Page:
Use nuts, seeds, eggs, fish, chicken or grass-fed meat for protein each time you have a meal or snack. A serving size is 4 to 6 ounces or the size of your palm (or as many eggs as you can hold in your hand).

5.        Eat the right carbohydrates in unlimited quantities

All vegetables are carbohydrates and you get to eat as many of certain ones as you want. I am talking about the non-starchy veggies such as greens, anything in the broccoli family (cauliflower, kale, collards),asparagus, green beans, mushrooms, onions, zucchini, tomatoes, fennel, eggplant, artichokes, and peppers, to name a few.

Limit potatoes, sweet potatoes, winter squash, beets and all vegetables that grow below the ground to 1 cup or 1 small piece per day. Avoid all grains, legumes and beans for at least 14 days. This exponentially increases the results so you lose weight and feel great.

6.       Fat is your BFF

Fat does not make you fat, sugar does. Fat makes you full, balances your blood sugar, and is necessary for fueling your cells. Along with protein, have good fats at every meal and snack including nuts and seeds (which also contain protein), extra virgin olive oil, coconut butter, avocados, and omega-3 fats from wild caught fish and seafood.

7.       Be prepared

You want to avoid being in the situation where your blood sugar is dropping and you find yourself in a food desert such as an airport, the office, or in a maze of convenience stores, fast food joints, and vending machines. You need a nutritional desperation kit filled with protein, good fats, and good snacks with you at all times so you are never left with no option other than a poor food choice. Some suggestions of what to include are:

  • Individual packages of  nut butters and coconut butter
  • Assorted nut and seeds (almonds, walnuts, macadamias, pumpkin seeds)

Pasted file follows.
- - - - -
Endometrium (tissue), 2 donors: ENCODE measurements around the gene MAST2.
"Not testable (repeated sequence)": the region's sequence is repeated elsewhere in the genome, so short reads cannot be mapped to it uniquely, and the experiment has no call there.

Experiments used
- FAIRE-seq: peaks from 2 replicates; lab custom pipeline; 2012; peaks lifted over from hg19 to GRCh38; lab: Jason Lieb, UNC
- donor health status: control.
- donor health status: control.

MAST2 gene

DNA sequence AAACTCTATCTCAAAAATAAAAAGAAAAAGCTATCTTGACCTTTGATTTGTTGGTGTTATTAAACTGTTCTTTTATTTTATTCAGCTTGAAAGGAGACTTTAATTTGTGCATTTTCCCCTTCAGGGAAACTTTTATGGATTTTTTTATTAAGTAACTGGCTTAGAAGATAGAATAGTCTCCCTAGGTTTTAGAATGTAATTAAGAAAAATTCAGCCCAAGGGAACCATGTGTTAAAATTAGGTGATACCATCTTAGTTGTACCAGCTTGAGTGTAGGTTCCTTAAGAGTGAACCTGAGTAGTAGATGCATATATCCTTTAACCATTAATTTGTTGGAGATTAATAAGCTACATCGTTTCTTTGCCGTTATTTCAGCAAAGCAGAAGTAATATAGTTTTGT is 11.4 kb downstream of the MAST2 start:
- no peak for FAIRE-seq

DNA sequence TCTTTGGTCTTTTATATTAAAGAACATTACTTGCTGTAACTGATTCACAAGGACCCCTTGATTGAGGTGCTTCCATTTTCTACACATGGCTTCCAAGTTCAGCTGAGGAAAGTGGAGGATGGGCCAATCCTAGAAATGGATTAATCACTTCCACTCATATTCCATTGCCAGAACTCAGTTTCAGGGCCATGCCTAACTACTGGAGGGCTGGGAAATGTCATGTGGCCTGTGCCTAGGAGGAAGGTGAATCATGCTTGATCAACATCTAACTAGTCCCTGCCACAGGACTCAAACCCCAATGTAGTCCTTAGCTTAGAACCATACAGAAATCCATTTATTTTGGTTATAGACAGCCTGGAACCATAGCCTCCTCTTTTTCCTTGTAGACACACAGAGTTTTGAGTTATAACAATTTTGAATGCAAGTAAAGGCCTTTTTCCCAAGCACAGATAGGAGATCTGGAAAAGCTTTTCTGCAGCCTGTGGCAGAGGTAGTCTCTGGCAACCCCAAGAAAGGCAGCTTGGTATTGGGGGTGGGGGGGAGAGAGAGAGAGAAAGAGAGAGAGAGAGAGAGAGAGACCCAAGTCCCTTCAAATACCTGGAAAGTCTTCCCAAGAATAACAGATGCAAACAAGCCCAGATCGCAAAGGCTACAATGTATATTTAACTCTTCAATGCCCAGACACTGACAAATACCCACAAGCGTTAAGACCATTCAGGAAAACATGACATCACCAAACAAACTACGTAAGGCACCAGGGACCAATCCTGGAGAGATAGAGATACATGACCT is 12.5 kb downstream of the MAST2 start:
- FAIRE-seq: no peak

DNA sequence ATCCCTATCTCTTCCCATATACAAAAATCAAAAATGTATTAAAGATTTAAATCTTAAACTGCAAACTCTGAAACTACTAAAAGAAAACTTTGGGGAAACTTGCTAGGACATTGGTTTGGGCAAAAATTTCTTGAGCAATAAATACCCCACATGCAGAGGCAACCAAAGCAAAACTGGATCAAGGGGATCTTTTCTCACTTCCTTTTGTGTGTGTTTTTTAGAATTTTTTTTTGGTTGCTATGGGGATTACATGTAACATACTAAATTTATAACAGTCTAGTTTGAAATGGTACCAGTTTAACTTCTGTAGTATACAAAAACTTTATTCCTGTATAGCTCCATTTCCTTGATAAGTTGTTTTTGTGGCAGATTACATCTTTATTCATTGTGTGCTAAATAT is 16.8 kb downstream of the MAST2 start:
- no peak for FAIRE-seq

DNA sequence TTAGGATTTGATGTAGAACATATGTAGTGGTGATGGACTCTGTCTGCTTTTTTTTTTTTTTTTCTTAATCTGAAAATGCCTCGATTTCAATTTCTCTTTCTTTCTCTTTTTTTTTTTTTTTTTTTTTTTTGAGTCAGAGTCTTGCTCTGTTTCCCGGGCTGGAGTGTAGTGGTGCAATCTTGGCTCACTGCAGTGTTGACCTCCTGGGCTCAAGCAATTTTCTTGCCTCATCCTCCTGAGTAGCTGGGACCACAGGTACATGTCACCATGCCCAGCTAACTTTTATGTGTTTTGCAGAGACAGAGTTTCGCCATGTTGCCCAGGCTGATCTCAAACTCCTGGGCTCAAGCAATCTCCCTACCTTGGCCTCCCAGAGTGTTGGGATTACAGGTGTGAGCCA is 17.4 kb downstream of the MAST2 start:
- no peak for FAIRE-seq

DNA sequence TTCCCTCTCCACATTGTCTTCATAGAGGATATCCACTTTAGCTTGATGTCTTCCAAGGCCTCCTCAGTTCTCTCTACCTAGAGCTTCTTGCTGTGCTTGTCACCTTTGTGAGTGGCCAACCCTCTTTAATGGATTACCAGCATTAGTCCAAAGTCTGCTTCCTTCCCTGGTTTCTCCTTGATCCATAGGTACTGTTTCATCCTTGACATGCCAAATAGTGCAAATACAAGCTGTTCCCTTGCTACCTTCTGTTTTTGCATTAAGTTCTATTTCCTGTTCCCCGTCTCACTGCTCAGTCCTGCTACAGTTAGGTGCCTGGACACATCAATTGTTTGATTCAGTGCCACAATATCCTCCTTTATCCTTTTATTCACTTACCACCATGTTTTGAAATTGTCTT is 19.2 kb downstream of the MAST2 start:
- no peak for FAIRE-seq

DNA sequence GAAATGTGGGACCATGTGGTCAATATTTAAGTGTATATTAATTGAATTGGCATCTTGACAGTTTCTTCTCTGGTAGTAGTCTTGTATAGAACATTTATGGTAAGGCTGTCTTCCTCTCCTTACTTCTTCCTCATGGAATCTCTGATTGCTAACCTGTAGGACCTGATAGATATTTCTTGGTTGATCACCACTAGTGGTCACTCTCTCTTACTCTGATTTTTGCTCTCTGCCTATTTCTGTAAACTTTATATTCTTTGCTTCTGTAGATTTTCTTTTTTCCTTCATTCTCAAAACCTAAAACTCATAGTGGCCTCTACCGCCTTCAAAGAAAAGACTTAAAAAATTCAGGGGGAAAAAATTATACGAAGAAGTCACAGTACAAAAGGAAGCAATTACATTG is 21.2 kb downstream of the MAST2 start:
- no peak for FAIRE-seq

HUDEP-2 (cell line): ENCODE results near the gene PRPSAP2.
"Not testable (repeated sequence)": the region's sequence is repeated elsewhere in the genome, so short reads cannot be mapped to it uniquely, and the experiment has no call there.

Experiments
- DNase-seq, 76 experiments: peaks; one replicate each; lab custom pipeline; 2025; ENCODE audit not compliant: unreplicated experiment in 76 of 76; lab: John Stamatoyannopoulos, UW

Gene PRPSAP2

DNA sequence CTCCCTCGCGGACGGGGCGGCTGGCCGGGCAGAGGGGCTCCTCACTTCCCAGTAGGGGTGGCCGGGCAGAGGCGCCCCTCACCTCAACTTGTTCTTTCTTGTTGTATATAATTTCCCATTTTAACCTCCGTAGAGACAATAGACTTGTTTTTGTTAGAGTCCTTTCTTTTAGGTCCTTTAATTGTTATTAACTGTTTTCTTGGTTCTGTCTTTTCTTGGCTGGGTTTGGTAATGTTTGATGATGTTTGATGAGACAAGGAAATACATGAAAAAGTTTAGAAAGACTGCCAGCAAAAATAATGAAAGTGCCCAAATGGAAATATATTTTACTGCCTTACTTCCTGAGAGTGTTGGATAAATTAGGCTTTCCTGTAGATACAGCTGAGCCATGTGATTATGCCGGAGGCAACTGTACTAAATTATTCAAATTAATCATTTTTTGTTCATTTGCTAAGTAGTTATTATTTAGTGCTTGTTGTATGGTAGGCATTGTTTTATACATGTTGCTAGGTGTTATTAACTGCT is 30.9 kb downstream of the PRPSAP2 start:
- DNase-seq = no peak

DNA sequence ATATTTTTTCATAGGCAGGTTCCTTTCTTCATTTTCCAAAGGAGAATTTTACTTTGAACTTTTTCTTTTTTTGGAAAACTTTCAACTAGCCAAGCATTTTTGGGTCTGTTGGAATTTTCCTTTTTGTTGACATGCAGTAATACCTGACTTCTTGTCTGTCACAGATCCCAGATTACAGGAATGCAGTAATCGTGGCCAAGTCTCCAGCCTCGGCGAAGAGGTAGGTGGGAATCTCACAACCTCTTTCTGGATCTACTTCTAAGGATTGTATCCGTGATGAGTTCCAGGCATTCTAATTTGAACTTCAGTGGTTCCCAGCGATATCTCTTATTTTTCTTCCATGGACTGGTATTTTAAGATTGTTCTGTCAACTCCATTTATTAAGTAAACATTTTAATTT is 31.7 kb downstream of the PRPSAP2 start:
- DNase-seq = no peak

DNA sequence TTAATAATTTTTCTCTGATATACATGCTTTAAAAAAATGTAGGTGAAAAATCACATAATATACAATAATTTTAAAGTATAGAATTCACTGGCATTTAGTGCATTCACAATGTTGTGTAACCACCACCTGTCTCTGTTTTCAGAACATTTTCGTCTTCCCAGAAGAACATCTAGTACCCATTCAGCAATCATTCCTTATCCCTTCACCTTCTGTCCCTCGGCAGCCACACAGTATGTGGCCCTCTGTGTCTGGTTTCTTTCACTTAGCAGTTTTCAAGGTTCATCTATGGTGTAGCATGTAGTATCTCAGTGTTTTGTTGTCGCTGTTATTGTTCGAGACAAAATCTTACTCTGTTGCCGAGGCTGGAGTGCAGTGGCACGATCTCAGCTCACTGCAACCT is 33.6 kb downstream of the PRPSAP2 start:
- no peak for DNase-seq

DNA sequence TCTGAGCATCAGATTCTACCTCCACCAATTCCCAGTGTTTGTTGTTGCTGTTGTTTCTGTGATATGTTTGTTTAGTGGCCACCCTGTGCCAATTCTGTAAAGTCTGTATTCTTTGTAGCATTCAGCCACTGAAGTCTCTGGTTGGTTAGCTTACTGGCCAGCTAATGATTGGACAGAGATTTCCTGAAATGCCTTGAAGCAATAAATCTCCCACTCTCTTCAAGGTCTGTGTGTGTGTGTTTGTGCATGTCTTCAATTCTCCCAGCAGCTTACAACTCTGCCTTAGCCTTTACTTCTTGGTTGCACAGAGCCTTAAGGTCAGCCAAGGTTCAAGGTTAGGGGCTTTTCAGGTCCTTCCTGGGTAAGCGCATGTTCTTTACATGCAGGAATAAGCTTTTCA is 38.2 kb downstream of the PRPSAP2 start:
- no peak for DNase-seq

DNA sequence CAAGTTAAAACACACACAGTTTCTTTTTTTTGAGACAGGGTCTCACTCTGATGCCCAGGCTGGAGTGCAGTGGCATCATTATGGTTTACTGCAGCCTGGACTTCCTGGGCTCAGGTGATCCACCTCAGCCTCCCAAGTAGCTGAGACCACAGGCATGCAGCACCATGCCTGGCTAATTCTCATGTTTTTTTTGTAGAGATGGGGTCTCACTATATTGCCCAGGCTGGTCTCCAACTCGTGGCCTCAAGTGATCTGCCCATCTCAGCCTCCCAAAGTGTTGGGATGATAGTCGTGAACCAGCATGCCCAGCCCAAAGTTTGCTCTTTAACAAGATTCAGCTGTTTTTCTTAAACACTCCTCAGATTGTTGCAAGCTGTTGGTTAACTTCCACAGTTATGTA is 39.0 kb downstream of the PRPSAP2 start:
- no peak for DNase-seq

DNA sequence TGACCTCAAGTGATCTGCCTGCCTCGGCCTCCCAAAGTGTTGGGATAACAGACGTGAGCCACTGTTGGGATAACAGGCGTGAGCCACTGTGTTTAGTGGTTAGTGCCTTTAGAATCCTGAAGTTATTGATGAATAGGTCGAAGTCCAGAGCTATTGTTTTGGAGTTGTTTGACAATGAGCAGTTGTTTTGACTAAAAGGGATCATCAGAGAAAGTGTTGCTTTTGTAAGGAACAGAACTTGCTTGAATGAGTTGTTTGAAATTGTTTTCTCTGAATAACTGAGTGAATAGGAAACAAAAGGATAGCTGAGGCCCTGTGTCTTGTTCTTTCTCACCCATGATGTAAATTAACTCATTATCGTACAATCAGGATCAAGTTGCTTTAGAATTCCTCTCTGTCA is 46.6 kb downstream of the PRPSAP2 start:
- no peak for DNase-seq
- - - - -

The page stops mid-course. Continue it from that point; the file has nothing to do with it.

• Grass-fed beef jerky, salmon jerky or turkey jerky
  • Easy open small cans of wild salmon or sardines packed in water or olive oil
  • Unsweetened dried berries

8.       Chill

If you are stressed, your hormones become unbalanced. Cortisol goes up which makes you hungry, causes belly fat storage, and leads to type-2 diabetes. Studies show that taking deep breaths activates the Vagus nerve, which shifts your metabolism from fat storage to fat burning and quickly moves you out of a stressed state. It is as simple as taking 4 or 5 long, slow, deep, belly breaths. In to the count of five, out to the count of five. Try this before every meal and watch what happens.

9.       Reduce inflammation

Studies show that inflammation triggers blood sugar imbalances, insulin resistance, pre-diabetes, and type-2 diabetes. The most common source of inflammatory foods other than sugar, flour, and trans fats are hidden food sensitivities. The most prevalent culprits are gluten and dairy. You will often crave the foods you are allergic or sensitive and without them you may be left feeling awful and craving them even more.  Try cutting out gluten and dairy for at least 14 days. This may not be easy at first, but after just 2 or 3 days without them, you will feel your energy renewed, your cravings lifted and many of your common symptoms will just seem to disappear.

10.   Sleep

Too little or poor quality sleep drives sugar and carbohydrate cravings by affecting your appetite hormones. In human studies, depriving college students of just two hours of the recommended eight hours of sleep led to a rise in hunger hormones, a decrease in appetite-suppressing hormones, and big cravings for sugar and refined carbohydrates.

If you are unable to sleep, and thus restore and repair, you will need an energy boost which is often craved in the form of rapidly absorbed sugars. Sleep is the best way to fight against the drive to overeat. You literally can sleep your cravings, your reliance on sugar and your weight away.

14 days, 2 short weeks is all it takes to rein in your reliance on sugar and get you experiencing and understanding what feeling healthy, amazing, energetic and strong are truly all about.

Michal OferComment